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My sister in law is a true hippie. We have this in common. In fact, we have a lot of common traits and coincidental life experiences. We are both six foot-tall dreadlocked, Texans who married brothers from New England. We spent our youth touring Europe, learning foreign languages and earning college degrees. We come from troubled and addicted backgrounds, but broke generational curses for our own children. To make our husbands’ choice in mates all the creepier, we decided to be born on the same day. But what makes us such good friends is our thirst to experience life to the fullest. I love an adventure and the more unusual or uncomfortable the situation, the more I want to partake. So when my sister in law asked me to accompany her to her Buddhist meditation, my response was “hell yeah!”
A Muslim walks into a Buddhist Temple…sounds like the beginning of a tasteless joke, but it was more like the awkward start to a beautiful experience. In keeping with my religious dictates, I covered my head with a scarf, but opted to tie it behind my head instead of the traditional style. Why? Because everything looks suspicious in Hijab. I am not ashamed of my religion, but I like to give others a chance to see me as a human before they start limiting their own experience of me.
My sister in law introduced me to Karen, the instructor who taught me the Buddhist way of meditation. Aside- there was nothing haram (forbidden for a Muslim) in this practice. She taught me the difference between breathing meditation and walking meditation, showed me the most comfortable way to sit on the cushions and answered any questions I had. Then I “came out” to Karen as a Muslim. To date I have not seen a worse attempt to cover shock and suspicion, but I believe in humanity so I kept working with her. As we shared our histories I watch her become more comfortable and then she opened up and we chatted like BFFs. Karen is a lovely woman. I left the training room for the inner chamber where I was about to slaughter some sacred cows (that’s Hinduism-I know).
There is a chasm between went and sent. I went to the Buddhists as a tourist, but I believe Allah sent me there to get healed from some deep emotional trauma and old ways of thinking. We began with walking meditation which was to me the Buddhist version of a sobriety test…and I failed! After a few turns around the room, the leader rang the gong, signaling the start of seated meditation. We were given a simple exercise. We went around the room and took requests for healing and then sat quietly focusing on our breath. On the inhalation we were instructed to take in the pain, sorrow, addiction or disease of another person known or unknown and then exhale joy, peace, comfort and healing.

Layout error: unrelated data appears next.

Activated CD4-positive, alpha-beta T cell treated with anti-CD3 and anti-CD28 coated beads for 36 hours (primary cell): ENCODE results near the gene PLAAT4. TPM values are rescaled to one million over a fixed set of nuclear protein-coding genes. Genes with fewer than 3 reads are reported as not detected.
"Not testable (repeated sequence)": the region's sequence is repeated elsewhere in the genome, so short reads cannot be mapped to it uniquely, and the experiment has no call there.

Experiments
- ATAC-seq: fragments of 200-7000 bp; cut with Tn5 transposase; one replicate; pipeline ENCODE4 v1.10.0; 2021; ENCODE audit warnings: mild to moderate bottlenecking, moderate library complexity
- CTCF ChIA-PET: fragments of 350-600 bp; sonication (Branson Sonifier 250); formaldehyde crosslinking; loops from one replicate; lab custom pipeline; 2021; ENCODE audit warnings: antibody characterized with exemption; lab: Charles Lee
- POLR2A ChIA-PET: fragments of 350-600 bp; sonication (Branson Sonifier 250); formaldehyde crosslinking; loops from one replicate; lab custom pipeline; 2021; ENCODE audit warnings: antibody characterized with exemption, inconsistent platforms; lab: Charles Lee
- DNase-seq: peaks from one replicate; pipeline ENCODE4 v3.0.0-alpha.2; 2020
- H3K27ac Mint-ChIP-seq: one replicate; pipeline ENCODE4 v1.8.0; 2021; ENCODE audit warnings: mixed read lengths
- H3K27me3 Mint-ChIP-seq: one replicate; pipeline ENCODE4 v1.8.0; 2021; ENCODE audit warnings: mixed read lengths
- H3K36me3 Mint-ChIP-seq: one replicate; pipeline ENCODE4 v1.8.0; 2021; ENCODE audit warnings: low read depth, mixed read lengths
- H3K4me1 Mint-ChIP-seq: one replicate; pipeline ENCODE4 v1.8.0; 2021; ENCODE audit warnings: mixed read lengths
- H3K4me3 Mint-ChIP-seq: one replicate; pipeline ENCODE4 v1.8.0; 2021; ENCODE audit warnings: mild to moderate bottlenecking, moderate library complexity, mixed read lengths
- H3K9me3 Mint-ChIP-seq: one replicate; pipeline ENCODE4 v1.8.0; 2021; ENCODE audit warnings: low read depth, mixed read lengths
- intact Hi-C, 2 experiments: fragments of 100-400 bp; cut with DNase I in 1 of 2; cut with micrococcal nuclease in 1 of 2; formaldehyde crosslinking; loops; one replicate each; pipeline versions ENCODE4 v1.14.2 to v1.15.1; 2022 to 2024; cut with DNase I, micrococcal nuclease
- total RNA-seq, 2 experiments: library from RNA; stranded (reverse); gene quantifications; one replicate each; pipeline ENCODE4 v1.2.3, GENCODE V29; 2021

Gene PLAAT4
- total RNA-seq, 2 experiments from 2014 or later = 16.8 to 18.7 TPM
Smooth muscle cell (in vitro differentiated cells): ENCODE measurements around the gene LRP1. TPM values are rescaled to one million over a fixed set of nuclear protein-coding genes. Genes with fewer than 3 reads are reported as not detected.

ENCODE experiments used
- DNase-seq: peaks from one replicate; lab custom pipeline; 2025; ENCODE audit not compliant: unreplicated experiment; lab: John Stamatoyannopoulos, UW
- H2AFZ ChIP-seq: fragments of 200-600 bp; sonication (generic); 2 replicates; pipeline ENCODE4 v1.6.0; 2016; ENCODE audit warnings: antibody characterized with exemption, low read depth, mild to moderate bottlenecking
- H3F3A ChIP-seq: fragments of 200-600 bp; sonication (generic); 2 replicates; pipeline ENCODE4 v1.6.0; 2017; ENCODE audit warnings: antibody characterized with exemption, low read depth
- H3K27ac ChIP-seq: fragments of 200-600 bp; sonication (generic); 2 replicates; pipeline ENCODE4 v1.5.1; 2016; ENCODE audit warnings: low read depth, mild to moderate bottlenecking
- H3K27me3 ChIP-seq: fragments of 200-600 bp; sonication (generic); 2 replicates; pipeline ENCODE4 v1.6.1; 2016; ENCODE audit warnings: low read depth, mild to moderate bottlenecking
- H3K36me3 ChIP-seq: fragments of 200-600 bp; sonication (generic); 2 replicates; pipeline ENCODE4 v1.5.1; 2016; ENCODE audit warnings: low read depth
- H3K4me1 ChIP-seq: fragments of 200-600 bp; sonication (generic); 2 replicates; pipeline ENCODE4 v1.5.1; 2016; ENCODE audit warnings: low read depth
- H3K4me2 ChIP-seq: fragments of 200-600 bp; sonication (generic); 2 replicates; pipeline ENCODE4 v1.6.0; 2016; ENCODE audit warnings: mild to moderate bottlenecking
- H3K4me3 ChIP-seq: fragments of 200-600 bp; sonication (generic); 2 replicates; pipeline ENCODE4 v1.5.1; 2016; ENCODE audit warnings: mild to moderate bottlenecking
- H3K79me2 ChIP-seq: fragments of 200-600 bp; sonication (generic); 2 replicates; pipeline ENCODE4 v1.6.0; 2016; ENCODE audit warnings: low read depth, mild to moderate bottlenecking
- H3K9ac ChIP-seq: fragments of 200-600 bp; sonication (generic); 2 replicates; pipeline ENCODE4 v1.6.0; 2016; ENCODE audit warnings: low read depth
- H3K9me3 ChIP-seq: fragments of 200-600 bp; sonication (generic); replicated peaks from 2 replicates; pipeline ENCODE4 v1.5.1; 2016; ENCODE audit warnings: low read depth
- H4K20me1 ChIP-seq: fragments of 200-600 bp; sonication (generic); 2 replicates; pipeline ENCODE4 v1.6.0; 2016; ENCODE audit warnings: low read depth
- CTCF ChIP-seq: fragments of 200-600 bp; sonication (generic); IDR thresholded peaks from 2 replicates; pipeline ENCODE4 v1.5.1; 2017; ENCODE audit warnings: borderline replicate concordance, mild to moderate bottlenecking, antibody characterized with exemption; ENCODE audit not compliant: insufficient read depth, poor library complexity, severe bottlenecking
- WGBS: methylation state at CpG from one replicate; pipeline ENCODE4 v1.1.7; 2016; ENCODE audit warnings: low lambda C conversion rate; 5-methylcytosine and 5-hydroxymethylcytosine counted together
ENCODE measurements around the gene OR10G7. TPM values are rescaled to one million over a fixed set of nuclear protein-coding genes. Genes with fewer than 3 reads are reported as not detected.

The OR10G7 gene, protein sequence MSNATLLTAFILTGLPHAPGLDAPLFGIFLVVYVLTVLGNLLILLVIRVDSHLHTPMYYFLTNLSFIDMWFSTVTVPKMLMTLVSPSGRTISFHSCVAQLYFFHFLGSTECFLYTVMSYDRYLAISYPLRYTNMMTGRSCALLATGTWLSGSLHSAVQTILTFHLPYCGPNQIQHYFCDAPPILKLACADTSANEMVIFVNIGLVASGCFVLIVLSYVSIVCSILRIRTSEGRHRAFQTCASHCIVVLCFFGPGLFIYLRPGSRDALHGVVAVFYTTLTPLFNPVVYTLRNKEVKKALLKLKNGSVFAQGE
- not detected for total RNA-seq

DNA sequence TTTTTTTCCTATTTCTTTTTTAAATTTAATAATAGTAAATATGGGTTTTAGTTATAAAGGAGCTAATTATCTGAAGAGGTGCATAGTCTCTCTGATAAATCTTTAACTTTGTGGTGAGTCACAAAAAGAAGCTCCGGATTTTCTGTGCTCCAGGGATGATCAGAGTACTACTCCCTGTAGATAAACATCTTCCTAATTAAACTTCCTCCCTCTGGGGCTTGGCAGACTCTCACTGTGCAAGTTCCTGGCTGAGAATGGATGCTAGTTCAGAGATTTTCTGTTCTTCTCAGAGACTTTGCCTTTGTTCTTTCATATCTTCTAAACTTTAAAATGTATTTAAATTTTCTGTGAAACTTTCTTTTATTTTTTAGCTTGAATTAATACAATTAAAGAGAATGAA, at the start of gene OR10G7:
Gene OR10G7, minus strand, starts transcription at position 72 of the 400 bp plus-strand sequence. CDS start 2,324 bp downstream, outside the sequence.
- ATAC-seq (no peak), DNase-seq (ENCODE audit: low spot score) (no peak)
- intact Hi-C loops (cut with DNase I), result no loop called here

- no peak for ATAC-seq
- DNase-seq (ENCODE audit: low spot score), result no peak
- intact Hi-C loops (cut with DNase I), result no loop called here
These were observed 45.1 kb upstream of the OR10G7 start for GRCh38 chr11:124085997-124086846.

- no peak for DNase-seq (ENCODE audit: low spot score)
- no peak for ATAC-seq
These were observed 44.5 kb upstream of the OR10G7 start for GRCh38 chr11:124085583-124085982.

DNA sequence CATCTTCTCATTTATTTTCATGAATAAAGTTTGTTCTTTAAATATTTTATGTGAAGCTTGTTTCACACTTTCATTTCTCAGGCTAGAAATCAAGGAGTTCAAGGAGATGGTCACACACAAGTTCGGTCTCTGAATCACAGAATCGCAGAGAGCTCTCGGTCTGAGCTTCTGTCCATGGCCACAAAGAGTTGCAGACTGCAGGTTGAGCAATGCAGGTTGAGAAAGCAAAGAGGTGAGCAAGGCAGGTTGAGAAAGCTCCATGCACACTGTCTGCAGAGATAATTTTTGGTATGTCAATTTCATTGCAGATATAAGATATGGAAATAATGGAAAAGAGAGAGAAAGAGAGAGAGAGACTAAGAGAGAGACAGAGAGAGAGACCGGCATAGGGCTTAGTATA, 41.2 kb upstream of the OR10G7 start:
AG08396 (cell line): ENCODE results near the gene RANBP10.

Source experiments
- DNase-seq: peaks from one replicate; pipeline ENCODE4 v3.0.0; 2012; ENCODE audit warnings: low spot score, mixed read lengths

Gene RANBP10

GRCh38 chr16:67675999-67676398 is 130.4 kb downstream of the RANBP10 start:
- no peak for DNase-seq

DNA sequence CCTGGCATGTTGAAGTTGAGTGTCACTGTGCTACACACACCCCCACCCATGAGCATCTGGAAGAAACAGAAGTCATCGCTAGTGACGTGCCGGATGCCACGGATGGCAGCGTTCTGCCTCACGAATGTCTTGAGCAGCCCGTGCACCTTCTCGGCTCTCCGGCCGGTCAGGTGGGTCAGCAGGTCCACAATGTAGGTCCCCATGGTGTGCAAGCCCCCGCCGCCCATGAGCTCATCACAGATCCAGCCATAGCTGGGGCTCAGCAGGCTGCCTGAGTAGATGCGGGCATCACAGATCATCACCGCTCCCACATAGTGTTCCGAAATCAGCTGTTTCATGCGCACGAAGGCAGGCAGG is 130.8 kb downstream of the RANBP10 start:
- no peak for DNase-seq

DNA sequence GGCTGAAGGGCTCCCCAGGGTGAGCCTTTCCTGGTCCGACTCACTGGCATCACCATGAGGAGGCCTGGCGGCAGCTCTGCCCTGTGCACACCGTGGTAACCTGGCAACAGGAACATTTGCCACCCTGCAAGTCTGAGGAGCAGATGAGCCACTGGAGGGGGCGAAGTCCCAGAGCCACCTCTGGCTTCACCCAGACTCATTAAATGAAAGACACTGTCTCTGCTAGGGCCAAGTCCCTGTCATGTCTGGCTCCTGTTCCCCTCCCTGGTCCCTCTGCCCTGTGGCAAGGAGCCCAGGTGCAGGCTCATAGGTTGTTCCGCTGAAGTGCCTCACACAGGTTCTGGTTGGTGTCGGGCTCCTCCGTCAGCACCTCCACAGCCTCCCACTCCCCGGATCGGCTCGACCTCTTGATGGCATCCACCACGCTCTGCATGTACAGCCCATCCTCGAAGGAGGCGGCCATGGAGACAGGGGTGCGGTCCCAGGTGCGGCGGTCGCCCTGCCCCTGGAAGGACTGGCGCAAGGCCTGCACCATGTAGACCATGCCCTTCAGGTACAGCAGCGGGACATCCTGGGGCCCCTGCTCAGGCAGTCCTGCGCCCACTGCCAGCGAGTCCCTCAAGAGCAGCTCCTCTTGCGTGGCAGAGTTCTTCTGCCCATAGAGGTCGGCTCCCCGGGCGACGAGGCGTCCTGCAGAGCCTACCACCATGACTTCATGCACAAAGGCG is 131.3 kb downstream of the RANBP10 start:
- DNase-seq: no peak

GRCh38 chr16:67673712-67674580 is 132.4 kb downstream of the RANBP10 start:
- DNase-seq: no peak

After about 3 cycles, relaxation took over and it became easier to stay focused. That’s how they get you. It’s called disarming. I began to feel. I hate feelings. Until I became a mother, I was the most stoic person I knew. But human connection is undeniably powerful.
The concept that we are all connected may sound hokey, but it is true. You are me. I am you. (Hey that rhymed). I felt truly deep compassion and love for people I had never met. I put myself in hospital beds, cried the tears of the divorcing parents and abused children, felt the sickness of bodies in detox and the shame of addicts starting over again in life. There is no way to stabilize against the jolt of being guided to a higher level of being.
My thoughts were now being steered to where my intention was most needed- the long overdue showdown between my need for justice and my ability to let go of wrongs. I inhaled the betrayal of my best friend whom I had loved (who am I kidding? I still love her.) and exhaled mercy for a woman so afraid of rejection that she sabotages all the love in her life just so she can say she left first. I inhaled the abusive leanings of my ex-husband and exhaled compassion for the little boy in him who doesn’t feel worthy of love. I breathed in the judgments of onlookers in my life and breathed out acceptance for where they are on their spiritual path. Finally I inhaled my many short-comings and breathed out forgiveness and acceptance for myself.
Gong! The exercise was over and I was wrecked. I have never been more grateful for the absence of mirrors- no one could see my snot-slathered face. I was officially doing the ugly cry, but the peace was overwhelming. I felt light and had no malice toward anyone. I could not think of a single person I wished ill against and I wanted everyone released from suffering. Now I know where the Buddha got that. He was a wise man. When we see ourselves in other people and understand that what hurts them hurts us, we want that suffering to end immediately. We become emancipators of ourselves and our fellow travelers.
May all beings be released from suffering.

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2 thoughts on “A Muslimah meets the Buddha

  1. Beautiful, Jamilah!! I love hearing about your experience, not only from a Muslim perspective, but from a human perspective. You inspire me regularly with all that open-mindedness. 🙂 Love and peace!!

  2. This is awesome. Recognizing ourselves in others is a huge step toward personal fulfillment and knowing the God Source which permeates everything we see or think we see. Bravo!

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